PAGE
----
Questions from the webinar participants and topics addressed by Wendy, Brenda, and Darren are about:

  • The best advice to foster wellness and resiliency for those just starting out in the field.
  • Assisting others in developing resilience.
  • Dealing with organizational betrayal and moral injury.
  • Practicing discernment when choosing online resources to avoid disinformation.
  • How to best manage public scrutiny in the media and within the community after a critical incident.
  • Chaplains’ role in resiliency building and wellness efforts.
  • The advantages of having culturally competent service providers instead of just generic therapists or counselors.
  • Taking time off away from the routine of life for healing.
  • Making peer support available to both sworn and civilian employees.

 

** If you have a question that you would like answered, please submit them through our online form and they will do their best to answer it anonymously during the presentation.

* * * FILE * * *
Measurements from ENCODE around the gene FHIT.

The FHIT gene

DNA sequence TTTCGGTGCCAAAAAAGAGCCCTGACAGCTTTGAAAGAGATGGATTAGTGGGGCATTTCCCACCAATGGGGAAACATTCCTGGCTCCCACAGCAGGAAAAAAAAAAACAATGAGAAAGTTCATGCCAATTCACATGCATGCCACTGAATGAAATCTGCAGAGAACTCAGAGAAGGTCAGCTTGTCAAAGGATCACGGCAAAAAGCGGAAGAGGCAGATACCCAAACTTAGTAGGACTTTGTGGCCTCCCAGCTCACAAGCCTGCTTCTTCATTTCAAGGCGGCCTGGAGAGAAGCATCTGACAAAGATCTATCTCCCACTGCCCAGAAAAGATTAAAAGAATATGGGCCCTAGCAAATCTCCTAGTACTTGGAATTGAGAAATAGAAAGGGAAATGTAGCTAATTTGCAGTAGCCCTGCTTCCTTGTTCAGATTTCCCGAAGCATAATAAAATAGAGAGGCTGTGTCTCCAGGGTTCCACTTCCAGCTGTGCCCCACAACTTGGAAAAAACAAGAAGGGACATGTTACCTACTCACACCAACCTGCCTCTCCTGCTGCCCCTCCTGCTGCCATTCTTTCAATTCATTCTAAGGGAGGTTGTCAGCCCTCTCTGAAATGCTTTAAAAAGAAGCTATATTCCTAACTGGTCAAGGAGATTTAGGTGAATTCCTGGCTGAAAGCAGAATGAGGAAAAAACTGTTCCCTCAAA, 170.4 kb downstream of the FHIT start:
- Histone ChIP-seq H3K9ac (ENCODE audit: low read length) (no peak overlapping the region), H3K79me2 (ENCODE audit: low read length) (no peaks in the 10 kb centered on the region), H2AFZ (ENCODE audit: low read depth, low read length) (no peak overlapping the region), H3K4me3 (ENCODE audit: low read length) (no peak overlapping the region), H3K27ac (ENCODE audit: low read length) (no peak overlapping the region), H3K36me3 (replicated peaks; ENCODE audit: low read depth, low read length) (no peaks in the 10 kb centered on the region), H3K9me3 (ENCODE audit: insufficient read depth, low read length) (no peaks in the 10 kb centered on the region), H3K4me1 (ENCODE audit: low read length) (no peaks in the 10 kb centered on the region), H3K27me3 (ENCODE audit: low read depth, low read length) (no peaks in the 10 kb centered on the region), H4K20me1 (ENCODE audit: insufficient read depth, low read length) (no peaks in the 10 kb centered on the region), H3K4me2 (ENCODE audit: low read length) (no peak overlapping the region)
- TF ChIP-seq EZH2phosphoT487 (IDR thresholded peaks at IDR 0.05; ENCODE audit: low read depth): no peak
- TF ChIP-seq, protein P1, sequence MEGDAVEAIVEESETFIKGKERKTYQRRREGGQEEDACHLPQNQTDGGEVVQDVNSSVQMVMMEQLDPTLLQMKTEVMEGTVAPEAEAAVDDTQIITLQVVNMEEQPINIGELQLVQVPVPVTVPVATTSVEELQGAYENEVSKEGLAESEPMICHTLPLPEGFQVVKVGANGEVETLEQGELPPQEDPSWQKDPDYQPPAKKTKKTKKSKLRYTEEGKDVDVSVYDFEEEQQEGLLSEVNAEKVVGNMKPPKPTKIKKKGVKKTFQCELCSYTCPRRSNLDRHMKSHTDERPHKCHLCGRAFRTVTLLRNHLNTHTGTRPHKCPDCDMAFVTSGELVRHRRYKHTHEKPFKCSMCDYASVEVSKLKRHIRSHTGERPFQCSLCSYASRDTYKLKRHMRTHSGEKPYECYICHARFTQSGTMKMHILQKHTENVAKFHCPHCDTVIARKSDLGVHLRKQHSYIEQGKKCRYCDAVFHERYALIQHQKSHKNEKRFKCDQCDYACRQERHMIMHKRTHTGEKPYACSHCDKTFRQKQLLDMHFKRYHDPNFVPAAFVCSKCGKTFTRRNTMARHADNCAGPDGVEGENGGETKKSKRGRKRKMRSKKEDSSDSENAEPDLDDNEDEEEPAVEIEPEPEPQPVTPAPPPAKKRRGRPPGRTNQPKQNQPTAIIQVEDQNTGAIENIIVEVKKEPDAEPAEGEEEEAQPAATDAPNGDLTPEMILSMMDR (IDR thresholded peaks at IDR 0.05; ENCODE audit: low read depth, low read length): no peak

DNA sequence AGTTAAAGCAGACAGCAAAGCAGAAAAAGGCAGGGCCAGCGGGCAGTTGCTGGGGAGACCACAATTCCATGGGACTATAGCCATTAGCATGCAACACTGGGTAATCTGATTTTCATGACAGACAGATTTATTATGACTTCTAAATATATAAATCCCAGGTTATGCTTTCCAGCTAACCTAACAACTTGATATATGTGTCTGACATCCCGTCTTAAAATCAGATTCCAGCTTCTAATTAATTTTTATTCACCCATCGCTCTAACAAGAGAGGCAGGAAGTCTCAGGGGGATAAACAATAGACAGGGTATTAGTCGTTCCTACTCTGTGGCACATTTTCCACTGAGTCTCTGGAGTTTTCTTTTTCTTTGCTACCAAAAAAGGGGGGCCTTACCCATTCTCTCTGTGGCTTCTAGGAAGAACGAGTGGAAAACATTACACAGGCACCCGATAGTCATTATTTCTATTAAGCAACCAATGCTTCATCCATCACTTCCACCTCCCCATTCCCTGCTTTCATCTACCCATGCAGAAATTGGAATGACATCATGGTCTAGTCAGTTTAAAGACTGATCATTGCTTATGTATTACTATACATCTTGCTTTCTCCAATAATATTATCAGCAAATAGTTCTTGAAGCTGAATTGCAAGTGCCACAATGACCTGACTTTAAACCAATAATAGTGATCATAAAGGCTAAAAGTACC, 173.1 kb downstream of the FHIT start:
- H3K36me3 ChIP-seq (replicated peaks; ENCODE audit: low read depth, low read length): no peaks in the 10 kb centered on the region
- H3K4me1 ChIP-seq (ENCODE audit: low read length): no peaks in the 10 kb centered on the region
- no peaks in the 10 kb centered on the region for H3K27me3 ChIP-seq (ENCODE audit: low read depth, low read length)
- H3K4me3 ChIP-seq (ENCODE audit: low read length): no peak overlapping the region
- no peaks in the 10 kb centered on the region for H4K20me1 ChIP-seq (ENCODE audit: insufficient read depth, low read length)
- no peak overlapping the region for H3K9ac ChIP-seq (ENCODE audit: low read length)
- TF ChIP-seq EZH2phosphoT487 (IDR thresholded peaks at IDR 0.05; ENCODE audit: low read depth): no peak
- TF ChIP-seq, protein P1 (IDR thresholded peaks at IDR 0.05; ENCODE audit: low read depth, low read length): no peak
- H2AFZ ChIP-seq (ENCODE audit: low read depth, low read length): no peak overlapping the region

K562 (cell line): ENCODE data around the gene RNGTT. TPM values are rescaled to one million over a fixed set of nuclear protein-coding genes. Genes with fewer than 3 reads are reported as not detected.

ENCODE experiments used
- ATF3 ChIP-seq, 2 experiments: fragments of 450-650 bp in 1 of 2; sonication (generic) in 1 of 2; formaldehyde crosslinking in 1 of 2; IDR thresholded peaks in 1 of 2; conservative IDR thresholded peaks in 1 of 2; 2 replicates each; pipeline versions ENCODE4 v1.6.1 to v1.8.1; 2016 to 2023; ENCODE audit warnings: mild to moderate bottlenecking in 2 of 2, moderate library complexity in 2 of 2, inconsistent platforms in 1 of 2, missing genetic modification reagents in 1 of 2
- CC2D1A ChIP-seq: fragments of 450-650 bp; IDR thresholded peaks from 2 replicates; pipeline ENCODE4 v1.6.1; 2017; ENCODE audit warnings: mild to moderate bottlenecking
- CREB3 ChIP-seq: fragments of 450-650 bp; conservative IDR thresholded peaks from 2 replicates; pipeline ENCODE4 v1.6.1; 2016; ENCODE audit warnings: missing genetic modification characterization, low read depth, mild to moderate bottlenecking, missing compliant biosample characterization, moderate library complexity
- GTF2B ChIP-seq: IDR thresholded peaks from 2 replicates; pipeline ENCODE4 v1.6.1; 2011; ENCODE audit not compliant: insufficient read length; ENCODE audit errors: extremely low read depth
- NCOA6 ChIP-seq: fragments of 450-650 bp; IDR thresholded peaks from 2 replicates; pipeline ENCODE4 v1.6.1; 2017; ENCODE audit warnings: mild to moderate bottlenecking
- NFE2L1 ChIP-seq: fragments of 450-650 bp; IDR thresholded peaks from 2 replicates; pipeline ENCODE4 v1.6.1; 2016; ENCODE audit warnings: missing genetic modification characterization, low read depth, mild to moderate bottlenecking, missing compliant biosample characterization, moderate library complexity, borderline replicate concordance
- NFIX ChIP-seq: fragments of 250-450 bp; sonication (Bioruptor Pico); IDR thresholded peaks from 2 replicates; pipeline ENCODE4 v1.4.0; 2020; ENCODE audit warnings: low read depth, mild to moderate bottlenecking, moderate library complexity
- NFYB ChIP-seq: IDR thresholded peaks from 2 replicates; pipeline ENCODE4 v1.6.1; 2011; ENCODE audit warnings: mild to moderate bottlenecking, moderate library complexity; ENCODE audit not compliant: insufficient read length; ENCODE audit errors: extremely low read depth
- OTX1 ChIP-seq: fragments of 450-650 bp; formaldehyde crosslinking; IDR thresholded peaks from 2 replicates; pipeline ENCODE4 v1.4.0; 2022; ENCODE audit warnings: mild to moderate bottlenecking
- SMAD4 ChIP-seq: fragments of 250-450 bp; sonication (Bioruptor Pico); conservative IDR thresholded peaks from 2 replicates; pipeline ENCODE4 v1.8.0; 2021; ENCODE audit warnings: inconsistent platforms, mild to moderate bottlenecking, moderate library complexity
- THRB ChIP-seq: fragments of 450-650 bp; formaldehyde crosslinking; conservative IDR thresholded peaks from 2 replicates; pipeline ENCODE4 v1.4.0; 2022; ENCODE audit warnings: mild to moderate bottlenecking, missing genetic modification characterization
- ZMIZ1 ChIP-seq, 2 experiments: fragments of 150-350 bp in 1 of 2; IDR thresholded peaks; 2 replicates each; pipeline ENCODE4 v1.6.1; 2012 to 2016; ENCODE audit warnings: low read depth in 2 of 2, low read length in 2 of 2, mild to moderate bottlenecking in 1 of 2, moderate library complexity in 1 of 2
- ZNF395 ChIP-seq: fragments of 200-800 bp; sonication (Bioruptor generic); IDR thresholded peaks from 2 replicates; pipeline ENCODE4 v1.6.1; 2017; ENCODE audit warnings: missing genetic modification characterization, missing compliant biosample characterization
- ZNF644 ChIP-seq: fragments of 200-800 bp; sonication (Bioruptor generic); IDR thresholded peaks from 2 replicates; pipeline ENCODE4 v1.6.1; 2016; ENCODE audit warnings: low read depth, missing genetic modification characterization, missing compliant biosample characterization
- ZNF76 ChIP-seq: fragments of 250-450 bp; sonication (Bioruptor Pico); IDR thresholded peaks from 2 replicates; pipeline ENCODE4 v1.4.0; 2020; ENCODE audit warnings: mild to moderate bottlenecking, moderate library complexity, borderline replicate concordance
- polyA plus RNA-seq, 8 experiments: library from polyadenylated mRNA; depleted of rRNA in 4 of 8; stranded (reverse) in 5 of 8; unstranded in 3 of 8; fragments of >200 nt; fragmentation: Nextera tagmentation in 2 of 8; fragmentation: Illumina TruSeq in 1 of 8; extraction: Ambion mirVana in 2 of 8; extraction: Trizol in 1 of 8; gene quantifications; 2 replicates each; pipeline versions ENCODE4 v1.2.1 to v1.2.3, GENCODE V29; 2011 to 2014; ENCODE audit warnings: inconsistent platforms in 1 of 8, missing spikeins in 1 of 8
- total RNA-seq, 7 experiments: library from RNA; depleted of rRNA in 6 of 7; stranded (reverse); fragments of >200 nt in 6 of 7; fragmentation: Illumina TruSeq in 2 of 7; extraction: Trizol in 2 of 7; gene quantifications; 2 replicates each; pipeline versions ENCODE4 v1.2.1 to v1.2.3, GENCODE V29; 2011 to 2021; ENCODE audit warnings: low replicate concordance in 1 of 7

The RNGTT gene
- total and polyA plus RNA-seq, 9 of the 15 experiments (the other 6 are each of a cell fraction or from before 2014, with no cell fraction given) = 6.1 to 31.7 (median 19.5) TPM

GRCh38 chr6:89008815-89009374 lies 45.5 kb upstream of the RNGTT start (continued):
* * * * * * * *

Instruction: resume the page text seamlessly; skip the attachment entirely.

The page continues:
Other Webinars with this Speaker:

 

 

Or click here to view and register for other upcoming Wellness and Mental Health webinars on the JCH Platform.

 

Resources and Handouts

 

 

Audience Comments

  • “I totally loved all of the speakers! This was an important subject matter, in these trying times, it’s relevant to learn coping mechanisms on resiliency and the importance of wellness, having a healthy and sound mind, body and soul. Kudos to all of the 3 speakers today, I’m grateful they shared their wisdom and knowledge and personal stories in regard to resilience. And to the Justice Clearinghouse: THANK YOU! I always look forward to subscribing to all of your webinars, and I enjoy them all!” 🙂 Nicole
  • “The entire webinar was excellent!” — LaDonna